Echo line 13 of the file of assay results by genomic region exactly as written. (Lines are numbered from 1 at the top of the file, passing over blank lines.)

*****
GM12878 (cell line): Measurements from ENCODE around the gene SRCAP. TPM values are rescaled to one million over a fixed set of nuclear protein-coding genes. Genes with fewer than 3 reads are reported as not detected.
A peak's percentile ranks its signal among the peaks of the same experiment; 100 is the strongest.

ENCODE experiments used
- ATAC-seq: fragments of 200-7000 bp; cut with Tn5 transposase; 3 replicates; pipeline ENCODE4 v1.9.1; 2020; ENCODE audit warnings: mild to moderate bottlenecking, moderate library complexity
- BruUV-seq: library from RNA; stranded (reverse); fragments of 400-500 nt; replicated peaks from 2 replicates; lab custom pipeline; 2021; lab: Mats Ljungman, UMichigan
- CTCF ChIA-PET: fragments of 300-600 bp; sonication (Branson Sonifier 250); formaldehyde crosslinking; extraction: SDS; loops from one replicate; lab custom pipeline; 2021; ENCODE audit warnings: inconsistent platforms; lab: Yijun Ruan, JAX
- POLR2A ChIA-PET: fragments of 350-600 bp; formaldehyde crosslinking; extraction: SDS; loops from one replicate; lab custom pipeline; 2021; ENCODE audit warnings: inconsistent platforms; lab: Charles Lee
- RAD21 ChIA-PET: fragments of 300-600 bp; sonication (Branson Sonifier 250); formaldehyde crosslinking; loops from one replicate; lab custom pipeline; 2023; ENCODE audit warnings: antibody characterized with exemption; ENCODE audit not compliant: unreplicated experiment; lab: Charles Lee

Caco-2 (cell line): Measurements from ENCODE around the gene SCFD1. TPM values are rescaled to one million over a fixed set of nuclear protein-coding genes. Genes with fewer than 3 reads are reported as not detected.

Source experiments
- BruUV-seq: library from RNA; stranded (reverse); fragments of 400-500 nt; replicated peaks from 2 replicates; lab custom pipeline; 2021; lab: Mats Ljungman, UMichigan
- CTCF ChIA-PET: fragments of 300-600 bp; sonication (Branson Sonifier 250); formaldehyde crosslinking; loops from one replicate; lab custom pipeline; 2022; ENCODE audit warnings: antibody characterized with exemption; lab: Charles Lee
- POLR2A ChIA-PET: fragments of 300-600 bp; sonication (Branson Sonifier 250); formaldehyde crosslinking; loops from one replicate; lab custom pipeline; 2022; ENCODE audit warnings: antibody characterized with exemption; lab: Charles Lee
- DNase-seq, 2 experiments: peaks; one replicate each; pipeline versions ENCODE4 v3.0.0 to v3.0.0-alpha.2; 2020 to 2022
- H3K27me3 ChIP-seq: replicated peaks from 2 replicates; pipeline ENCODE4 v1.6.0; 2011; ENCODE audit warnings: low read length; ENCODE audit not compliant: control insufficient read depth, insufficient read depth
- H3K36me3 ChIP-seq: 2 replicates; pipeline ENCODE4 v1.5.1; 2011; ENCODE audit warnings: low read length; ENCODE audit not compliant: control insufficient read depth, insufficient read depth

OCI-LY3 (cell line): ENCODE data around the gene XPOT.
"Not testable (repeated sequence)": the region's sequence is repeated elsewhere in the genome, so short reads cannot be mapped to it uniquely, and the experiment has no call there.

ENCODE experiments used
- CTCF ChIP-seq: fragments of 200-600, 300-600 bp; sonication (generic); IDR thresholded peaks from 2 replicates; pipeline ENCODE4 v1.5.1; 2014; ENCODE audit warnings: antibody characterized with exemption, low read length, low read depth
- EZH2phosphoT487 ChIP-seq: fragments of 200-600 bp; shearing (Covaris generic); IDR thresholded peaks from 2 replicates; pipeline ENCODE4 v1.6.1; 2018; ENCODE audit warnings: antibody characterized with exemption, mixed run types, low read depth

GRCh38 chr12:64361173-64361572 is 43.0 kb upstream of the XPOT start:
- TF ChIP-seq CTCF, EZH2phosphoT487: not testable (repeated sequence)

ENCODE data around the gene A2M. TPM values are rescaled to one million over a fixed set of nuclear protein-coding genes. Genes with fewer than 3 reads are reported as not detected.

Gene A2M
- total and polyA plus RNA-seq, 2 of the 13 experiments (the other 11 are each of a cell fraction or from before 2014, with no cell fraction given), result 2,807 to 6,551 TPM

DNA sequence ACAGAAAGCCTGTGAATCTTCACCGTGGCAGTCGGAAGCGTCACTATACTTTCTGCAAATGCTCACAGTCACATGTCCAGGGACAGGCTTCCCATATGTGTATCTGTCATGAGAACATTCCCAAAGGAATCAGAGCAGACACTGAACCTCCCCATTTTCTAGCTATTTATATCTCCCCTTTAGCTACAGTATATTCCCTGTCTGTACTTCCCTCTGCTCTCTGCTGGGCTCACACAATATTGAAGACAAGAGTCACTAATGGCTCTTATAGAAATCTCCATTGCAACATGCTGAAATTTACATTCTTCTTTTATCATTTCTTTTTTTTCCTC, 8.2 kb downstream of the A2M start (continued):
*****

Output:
- POLR2A ChIA-PET: fragments of 300-600 bp; sonication (Branson Sonifier 250); formaldehyde crosslinking; loops from one replicate; lab custom pipeline; 2022; ENCODE audit warnings: antibody characterized with exemption; lab: Charles Lee